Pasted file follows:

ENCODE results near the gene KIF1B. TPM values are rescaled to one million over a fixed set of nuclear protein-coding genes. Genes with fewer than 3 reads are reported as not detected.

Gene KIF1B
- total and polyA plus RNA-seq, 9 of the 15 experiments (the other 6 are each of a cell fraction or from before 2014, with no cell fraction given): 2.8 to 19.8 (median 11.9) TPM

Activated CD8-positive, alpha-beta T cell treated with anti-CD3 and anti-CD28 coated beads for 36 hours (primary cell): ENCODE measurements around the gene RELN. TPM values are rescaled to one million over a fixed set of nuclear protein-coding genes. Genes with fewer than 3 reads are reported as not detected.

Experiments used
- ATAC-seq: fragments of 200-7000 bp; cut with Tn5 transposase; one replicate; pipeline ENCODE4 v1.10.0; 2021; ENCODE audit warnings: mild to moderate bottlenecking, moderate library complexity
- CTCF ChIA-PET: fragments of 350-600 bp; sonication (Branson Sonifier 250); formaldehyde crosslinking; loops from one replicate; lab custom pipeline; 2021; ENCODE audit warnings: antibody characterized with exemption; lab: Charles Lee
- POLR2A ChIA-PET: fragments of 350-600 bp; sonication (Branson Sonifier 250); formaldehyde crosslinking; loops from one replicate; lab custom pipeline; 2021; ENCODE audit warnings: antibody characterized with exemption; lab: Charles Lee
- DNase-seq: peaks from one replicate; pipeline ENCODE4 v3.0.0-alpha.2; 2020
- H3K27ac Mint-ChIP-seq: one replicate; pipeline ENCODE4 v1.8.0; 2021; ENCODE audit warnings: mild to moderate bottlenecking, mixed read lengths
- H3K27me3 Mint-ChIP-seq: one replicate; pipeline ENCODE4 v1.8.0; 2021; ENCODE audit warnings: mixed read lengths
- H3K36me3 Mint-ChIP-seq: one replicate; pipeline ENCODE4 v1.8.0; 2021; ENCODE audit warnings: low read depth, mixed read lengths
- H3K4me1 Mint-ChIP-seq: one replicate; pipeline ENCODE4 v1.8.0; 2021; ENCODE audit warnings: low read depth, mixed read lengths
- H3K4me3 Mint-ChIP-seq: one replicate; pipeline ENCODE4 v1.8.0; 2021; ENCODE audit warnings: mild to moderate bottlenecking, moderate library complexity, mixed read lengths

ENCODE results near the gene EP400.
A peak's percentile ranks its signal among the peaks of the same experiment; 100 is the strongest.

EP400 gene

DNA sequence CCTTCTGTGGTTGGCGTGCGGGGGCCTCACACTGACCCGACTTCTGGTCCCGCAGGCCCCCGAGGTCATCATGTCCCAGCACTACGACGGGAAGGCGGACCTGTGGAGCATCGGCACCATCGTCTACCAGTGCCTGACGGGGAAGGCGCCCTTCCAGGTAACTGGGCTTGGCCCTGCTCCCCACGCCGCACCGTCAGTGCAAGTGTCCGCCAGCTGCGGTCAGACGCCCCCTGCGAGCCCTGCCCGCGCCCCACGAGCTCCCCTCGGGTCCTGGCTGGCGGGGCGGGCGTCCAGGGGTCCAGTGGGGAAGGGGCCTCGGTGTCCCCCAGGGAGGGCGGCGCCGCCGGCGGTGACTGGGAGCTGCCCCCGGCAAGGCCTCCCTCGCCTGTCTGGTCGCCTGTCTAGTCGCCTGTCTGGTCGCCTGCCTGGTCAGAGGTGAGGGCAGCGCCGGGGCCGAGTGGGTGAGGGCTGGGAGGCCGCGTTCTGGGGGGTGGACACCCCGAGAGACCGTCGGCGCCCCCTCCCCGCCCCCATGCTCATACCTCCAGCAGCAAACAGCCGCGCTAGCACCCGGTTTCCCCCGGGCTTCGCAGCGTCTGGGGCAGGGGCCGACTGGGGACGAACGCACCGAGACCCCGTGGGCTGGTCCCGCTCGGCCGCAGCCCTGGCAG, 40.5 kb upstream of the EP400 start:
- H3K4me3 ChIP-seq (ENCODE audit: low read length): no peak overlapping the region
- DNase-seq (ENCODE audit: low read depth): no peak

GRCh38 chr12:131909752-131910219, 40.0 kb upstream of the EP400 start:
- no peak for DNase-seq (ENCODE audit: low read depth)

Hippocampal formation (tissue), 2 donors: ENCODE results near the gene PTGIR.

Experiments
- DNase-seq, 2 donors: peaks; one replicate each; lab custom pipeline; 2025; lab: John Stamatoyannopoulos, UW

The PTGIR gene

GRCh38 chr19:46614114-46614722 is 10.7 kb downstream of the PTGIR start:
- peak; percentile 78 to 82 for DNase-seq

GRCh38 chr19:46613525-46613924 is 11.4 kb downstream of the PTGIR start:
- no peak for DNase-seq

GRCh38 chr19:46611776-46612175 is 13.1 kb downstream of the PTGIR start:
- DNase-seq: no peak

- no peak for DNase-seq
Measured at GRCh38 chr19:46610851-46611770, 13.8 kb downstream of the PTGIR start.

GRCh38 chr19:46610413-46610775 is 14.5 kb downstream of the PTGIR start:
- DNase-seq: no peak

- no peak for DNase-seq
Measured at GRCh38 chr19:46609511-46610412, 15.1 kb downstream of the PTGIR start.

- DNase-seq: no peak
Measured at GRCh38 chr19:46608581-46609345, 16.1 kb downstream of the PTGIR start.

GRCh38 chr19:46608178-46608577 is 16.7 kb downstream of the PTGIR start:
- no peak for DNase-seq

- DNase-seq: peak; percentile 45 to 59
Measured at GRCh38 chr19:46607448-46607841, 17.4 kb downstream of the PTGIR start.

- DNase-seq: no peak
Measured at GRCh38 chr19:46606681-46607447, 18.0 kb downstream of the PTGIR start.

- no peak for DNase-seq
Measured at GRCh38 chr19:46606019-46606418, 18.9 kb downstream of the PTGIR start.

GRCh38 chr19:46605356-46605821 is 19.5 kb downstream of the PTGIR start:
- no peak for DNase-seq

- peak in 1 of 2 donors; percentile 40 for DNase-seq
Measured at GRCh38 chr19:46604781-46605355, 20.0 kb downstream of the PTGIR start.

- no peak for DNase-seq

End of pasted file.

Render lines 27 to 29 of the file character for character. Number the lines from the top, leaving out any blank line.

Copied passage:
GRCh38 chr19:46614114-46614722 is 10.7 kb downstream of the PTGIR start:
- peak; percentile 78 to 82 for DNase-seq

GRCh38 chr19:46613525-46613924 is 11.4 kb downstream of the PTGIR start: